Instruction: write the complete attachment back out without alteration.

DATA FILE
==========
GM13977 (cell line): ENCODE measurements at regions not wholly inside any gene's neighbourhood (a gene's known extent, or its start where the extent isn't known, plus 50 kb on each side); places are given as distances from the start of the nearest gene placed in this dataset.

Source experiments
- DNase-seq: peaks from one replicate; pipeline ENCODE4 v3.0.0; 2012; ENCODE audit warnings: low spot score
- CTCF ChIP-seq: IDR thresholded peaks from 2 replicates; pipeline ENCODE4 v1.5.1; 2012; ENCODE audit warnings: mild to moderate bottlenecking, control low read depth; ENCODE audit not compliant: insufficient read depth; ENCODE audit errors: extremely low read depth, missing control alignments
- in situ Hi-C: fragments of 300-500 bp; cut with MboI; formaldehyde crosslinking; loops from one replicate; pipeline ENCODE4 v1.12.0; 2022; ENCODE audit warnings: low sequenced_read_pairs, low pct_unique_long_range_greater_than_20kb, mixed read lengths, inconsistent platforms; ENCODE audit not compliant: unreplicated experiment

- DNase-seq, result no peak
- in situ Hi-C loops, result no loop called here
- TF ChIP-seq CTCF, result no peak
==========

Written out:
GM13977 (cell line): ENCODE measurements at regions not wholly inside any gene's neighbourhood (a gene's known extent, or its start where the extent isn't known, plus 50 kb on each side); places are given as distances from the start of the nearest gene placed in this dataset.

Source experiments
- DNase-seq: peaks from one replicate; pipeline ENCODE4 v3.0.0; 2012; ENCODE audit warnings: low spot score
- CTCF ChIP-seq: IDR thresholded peaks from 2 replicates; pipeline ENCODE4 v1.5.1; 2012; ENCODE audit warnings: mild to moderate bottlenecking, control low read depth; ENCODE audit not compliant: insufficient read depth; ENCODE audit errors: extremely low read depth, missing control alignments
- in situ Hi-C: fragments of 300-500 bp; cut with MboI; formaldehyde crosslinking; loops from one replicate; pipeline ENCODE4 v1.12.0; 2022; ENCODE audit warnings: low sequenced_read_pairs, low pct_unique_long_range_greater_than_20kb, mixed read lengths, inconsistent platforms; ENCODE audit not compliant: unreplicated experiment

- DNase-seq, result no peak
- in situ Hi-C loops, result no loop called here
- TF ChIP-seq CTCF, result no peak